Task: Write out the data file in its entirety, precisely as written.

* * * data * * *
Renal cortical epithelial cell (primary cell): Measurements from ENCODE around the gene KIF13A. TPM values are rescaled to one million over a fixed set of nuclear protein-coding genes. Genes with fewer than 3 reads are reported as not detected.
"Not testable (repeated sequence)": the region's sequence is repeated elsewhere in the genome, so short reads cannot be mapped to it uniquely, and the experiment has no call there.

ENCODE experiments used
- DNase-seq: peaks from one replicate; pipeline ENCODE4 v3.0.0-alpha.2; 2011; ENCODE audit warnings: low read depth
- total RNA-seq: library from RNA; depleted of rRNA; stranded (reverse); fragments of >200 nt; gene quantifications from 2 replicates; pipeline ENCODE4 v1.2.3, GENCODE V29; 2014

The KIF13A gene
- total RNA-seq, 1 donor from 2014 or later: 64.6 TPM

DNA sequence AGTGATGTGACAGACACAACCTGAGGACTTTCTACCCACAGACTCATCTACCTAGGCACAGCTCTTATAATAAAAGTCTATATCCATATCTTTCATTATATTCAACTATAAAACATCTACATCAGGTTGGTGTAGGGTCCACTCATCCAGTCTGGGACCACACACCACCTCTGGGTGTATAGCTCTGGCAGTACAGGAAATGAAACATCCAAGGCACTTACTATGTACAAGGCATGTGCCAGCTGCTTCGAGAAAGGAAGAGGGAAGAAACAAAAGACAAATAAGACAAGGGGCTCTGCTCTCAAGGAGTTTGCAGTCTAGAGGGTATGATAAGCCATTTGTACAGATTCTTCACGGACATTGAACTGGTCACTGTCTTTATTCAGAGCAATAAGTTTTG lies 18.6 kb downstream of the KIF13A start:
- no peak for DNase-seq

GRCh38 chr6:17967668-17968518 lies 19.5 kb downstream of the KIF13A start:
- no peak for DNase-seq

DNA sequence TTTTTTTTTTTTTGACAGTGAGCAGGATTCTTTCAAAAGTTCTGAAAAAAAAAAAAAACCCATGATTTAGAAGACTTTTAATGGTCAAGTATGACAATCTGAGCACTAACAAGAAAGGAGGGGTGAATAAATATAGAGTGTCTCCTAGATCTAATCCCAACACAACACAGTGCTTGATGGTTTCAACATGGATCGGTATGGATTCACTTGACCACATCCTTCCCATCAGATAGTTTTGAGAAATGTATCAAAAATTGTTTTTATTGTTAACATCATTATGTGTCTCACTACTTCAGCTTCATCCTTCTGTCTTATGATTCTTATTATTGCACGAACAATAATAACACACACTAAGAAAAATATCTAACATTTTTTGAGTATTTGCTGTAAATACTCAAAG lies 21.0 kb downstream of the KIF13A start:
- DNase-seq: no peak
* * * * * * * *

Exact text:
Renal cortical epithelial cell (primary cell): Measurements from ENCODE around the gene KIF13A. TPM values are rescaled to one million over a fixed set of nuclear protein-coding genes. Genes with fewer than 3 reads are reported as not detected.
"Not testable (repeated sequence)": the region's sequence is repeated elsewhere in the genome, so short reads cannot be mapped to it uniquely, and the experiment has no call there.

ENCODE experiments used
- DNase-seq: peaks from one replicate; pipeline ENCODE4 v3.0.0-alpha.2; 2011; ENCODE audit warnings: low read depth
- total RNA-seq: library from RNA; depleted of rRNA; stranded (reverse); fragments of >200 nt; gene quantifications from 2 replicates; pipeline ENCODE4 v1.2.3, GENCODE V29; 2014

The KIF13A gene
- total RNA-seq, 1 donor from 2014 or later: 64.6 TPM

DNA sequence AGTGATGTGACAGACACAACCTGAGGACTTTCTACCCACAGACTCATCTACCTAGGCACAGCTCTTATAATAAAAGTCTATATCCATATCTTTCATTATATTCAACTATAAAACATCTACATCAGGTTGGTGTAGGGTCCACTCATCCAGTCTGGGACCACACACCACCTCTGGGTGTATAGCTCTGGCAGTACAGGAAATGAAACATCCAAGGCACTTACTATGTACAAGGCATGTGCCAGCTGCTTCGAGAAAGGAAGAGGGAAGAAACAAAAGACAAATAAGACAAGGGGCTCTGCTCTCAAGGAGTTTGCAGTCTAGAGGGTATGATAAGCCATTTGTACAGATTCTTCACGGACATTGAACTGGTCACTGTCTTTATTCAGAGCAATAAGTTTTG lies 18.6 kb downstream of the KIF13A start:
- no peak for DNase-seq

GRCh38 chr6:17967668-17968518 lies 19.5 kb downstream of the KIF13A start:
- no peak for DNase-seq

DNA sequence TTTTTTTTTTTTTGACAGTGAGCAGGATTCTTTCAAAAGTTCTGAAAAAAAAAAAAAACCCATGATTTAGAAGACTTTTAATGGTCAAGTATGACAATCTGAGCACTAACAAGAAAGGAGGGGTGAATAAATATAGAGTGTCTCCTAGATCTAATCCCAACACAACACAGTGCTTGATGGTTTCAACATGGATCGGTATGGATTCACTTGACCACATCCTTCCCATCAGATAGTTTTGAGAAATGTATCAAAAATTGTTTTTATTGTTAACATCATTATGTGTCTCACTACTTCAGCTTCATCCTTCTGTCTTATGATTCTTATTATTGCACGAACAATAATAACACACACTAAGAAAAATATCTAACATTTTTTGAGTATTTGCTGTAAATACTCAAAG lies 21.0 kb downstream of the KIF13A start:
- DNase-seq: no peak